Overhill Cherokee

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Timberlake's "Draught of the Cherokee Country." Timberlake's "Tennessee River" is now known as the Little Tennessee River. North is to the left.

Overhill Cherokee was the term for the Cherokee people located in their historic settlements in what is now the U.S. State of Tennessee in the Southeastern United States, on the west side of the Appalachian Mountains. This name was used by 18th-century European traders and explorers from British colonies along the Atlantic coast, as they had cross the mountains to reach these settlements.

Situated along the lower Little Tennessee, lower Tellico, and lower Hiwassee rivers, the Overhill towns rose to prominence within the Cherokee Nation in the early 18th century, when they began to standardize trade with the British colonists. In the early part of the century, the Overhill towns' remote location at the far end of the Trading Path meant they were reached only by those traders and explorers adventurous enough to make the difficult journey to the interior over the mountain range. By the middle of the century, the Overhill towns were consistently courted by both British and French emissaries, as the two powers struggled for the control of the continent and the lucrative fur trade.

During and following the American Revolutionary War, in the late 18th and early 19th centuries, the westward thrust of Euro-American settlement led to the decline of the Overhill towns. The Cherokee were forced to cede most of their lands in this area through a series of unfavorable treaties with the United States, and they migrated to the south and west away from settler pressure for a time.[1]

The Overhill town of Chota, in present-day Monroe County, Tennessee, was recognized as the de facto capital of the entire Cherokee Nation for most of the 18th century, when it was the major settlement. The town of Tanasi became the namesake for the state of Tennessee. Many prominent Cherokee leaders, including Attakullakulla, Oconastota, Nancy Ward, and Sequoyah, were born and raised in Overhill towns.[1]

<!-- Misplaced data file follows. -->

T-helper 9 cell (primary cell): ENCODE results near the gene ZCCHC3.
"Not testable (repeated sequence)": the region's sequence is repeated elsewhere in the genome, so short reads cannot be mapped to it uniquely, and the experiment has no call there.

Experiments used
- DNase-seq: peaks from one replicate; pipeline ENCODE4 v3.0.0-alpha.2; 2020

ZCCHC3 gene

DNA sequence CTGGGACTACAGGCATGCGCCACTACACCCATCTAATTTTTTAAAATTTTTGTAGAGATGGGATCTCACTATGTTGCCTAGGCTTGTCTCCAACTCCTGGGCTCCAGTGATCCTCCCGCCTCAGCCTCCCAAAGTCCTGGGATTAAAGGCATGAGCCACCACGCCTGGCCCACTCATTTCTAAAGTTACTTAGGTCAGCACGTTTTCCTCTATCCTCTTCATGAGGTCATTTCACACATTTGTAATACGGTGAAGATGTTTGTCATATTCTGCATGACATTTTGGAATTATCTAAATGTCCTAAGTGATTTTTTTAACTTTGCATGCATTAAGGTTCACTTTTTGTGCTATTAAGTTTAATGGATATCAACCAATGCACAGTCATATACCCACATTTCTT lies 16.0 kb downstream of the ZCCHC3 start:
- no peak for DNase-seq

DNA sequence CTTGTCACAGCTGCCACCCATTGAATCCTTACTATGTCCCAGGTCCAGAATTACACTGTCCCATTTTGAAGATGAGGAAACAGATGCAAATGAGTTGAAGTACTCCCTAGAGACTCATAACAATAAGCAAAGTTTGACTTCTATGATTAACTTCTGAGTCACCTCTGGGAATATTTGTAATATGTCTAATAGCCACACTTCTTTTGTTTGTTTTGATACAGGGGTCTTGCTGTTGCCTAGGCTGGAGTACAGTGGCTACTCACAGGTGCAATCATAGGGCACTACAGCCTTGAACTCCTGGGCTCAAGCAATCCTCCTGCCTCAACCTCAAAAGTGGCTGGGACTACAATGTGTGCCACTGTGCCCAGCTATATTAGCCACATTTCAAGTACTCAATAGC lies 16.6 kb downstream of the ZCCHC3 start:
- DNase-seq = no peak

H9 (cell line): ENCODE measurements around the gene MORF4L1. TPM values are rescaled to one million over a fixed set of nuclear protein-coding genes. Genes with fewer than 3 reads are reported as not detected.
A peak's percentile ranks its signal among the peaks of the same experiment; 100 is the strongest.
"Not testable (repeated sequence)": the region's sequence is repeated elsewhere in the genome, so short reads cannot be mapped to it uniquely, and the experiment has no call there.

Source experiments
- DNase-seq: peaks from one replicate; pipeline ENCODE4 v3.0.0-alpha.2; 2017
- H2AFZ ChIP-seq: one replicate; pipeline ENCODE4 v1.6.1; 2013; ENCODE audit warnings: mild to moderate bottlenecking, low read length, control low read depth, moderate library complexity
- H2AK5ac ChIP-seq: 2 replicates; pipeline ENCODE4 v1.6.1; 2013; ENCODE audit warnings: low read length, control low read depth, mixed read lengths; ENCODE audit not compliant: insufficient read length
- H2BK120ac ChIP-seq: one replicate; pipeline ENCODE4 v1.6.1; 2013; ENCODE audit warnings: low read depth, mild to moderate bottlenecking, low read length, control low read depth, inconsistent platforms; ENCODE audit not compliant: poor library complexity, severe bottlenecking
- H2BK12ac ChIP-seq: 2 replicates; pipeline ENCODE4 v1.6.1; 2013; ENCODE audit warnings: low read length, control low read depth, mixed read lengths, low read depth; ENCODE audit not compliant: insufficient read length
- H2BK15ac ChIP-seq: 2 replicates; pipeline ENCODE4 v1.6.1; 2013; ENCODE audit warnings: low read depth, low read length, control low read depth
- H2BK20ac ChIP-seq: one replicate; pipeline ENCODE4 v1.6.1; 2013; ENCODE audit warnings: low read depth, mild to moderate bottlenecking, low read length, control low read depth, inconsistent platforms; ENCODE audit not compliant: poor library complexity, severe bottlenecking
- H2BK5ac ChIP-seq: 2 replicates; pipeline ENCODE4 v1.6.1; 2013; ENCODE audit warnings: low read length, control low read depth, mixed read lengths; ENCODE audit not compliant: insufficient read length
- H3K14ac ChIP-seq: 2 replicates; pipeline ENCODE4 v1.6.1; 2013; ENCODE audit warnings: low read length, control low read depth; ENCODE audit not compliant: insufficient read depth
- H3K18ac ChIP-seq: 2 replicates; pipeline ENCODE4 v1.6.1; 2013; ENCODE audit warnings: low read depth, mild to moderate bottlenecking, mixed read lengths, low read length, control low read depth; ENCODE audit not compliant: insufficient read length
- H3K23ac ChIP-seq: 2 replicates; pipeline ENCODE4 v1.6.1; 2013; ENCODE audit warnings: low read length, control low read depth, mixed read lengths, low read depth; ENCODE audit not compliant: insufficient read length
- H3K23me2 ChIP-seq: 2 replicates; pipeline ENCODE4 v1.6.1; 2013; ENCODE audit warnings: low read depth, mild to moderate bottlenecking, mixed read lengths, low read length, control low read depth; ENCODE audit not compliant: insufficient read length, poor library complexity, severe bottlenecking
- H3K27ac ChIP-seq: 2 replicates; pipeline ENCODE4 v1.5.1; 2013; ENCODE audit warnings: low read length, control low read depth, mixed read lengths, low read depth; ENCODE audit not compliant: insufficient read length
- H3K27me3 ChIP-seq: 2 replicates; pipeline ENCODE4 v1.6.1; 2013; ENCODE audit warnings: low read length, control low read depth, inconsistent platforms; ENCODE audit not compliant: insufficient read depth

In the 1970s, most of the former Overhill sites were submerged by the impoundment of the Little Tennessee River in a Tennessee Valley Authority project. But, archaeologists conducted extensive excavations prior to this, during which they identified most of the Overhill towns and extracted thousands of artifacts, helping them develop volumes of invaluable information regarding the region's Cherokee and pre-Cherokee inhabitants. Different cultures of indigenous peoples had lived along the river for 12,000 years.[2]

Geographic area[edit]

Approximate location of the three major Overhill towns in modern East Tennessee. Red lines and letters show modern roads and towns.

The Overhill settlements were concentrated around three rivers at the base of the Great Smoky Mountains and the Unicoi Mountains, in what are now Monroe and Polk counties in Tennessee. The northernmost of these three rivers, the Little Tennessee, was the locus for a string of prominent Overhill settlements situated between modern-day Vonore and Calderwood Dam. Other important settlements were situated along the Hiwassee River south of modern Etowah and along the Tellico River in modern Tellico Plains.

Although Native Americans used most of the Tennessee side of the Great Smoky Mountains primarily as a hunting ground, early Euro-American explorers recalled abandoned villages and temporary hunting camps scattered around the region. These were often found in the game-rich coves of the northern part of the range and near the junctions of major streams.[3][4]

Prominent Overhill villages[edit]

Mialoquo (Amaye'le'gwa) – located in present-day Monroe County, on a now-submerged island in the middle of the Little Tennessee River. This was just north of the modern U.S. Route 411 bridge. Mooney believed Mialoquo might have been the village of Nilaque, which the naturalist John Bartram recorded visiting.[5] The term "Mialoquo" means "Great Island."[5] 35°36′55″N 84°14′26″W / 35.61534°N 84.24048°W / 35.61534; -84.24048

Tuskegee (Taskigi) – located at the confluence of the Tellico and Little Tennessee rivers south of modern-day Fort Loudoun State Park. Tuskegee was the birthplace of Sequoyah, noted as the first person to independently create a written alphabet, which he did for the Cherokee language. 35°35′30″N 84°12′08″W / 35.59167°N 84.20222°W / 35.59167; -84.20222

Tomotley – located in present-day Monroe County, adjacent to Toqua along the Little Tennessee River. Timberlake reported a councilhouse in Tomotley that would sound a "death hallow" to signify the return of a war party.[6] 35°34′19″N 84°11′13″W / 35.57182°N 84.18697°W / 35.57182; -84.18697

Toqua (Dakwa) – located in present-day Monroe County, at the confluence of Toco Creek and the Little Tennessee River, just south of modern-day Fort Loudoun State Park. 35°34′11″N 84°10′21″W / 35.56984°N 84.17248°W / 35.56984; -84.17248